The product of migrations spanning North Africa, the Middle East, Western Europe and the American Midwest, Attias was born in Haïfa, Israel in 1968 and spent the first part of his childhood in Paris, where he attended the music conservatory and studied violin for a brief period. His family moved to Minneapolis in 1977. An early passion for the music of Miles Davis, Charlie Parker, Thelonious Monk, Ornette Coleman led him to start playing the alto saxophone at the age of 15 under the guidance of great Minneapolis saxophonist and composer Pat Moriarty, while attending the Children's Theatre School. Avid for adventure and experience, he graduated from high school as a junior and traveled for a year in Europe before enrolling at New York University as a Film and Music student. Somewhere in between, he had the great privilege of taking a couple of lessons with Lee Konitz. Judging that school was interfering with his education, he dropped out after the spring semester, went back to Paris for a year where he wrote a novel called Twines of Colesion (1000 pages thankfully destroyed), came back to the US for an eight-month cross-country trip that took him from New York City to San Francisco via Mexico, and returned to Paris in 1989 where he became bartender at the IACP, a music school founded by legendary bassist Alan Silva. There he met such heroes of the ex-pat scene as Steve Lacy, Sunny Murray, Frank Wright, Bobby Few and others. He recorded with a pianoless quartet dedicated to the music of Thelonious Monk, Four in One (In Situ 1992), made his first album as leader and composer with a quintet of French musicians (released on Igal Foni's For Elevators/Jazzis, 1993). In January 1993, at the prompting of Anthony Braxton, he moved back to the US, sat in on his classes at Wesleyan University for one semester and finally moved to New York the following winter."-Michael Attias Website (http://www.michaelattias.com/html/about.php)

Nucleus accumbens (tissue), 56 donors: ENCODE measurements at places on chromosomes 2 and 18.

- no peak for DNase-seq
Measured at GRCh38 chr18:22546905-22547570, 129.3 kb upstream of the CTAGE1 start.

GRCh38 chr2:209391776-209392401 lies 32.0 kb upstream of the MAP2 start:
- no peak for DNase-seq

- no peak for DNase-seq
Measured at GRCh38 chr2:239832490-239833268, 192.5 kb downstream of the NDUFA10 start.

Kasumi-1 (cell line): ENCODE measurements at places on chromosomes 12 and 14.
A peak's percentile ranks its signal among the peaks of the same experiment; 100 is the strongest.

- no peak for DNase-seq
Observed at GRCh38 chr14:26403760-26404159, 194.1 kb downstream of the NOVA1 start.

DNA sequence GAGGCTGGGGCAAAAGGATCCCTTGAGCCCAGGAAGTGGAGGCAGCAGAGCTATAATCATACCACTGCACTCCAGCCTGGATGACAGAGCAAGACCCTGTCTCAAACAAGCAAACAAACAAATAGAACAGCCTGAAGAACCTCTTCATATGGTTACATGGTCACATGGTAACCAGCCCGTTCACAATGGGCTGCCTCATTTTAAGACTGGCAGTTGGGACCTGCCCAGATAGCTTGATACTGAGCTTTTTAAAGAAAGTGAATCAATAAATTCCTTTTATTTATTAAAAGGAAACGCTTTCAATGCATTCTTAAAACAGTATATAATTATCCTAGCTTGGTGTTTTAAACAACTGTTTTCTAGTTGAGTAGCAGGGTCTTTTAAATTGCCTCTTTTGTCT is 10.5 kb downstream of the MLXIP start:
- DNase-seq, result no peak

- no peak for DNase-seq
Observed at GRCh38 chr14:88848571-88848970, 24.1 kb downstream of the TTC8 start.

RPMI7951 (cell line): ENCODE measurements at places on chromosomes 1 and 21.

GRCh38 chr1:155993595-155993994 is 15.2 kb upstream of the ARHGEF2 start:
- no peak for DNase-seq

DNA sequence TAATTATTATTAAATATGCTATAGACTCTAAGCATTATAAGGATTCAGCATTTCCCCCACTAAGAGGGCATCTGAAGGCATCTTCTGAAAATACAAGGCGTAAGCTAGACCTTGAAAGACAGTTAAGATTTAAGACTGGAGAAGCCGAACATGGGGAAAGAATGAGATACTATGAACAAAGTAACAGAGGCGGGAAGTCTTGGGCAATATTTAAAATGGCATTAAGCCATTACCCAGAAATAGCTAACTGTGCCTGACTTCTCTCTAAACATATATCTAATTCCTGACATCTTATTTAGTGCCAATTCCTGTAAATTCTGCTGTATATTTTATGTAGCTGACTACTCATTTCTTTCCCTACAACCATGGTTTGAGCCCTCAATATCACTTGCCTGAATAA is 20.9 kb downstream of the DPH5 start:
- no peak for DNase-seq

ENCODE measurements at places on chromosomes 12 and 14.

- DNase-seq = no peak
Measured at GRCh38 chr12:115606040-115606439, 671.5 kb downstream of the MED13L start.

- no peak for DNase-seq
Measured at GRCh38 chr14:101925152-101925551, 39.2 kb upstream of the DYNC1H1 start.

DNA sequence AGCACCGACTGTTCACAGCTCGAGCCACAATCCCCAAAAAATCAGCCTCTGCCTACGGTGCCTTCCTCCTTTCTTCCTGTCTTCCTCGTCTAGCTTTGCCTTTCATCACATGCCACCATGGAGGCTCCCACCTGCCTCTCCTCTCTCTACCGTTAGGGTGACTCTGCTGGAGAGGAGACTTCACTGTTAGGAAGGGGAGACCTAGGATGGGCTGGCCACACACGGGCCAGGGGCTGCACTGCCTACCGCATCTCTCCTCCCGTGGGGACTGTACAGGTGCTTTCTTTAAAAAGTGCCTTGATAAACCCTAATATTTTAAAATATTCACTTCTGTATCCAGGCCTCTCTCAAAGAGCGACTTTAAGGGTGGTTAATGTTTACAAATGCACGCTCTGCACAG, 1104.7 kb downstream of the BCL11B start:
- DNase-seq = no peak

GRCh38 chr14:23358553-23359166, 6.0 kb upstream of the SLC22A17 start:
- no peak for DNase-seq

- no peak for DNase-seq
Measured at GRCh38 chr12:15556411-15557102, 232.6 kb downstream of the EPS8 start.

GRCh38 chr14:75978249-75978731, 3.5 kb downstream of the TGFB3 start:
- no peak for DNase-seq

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• Show Bio for John Hebert
"John Hebert was born in New Orleans, LA. He attended Loyola University from '90 to '92 where he was awarded with a complete scholarship. In 1992, John moved to the New York State area, completing his formal studies at William Paterson University in New Jersey; he graduated with a B.M. in Jazz Performance in 1994. After graduating, John moved to New York City where he quickly became a highly in demand bassist, both for live performances and studio sessions."-Marc Mommaas (http://www.mommaas.com/JohnHebert.html)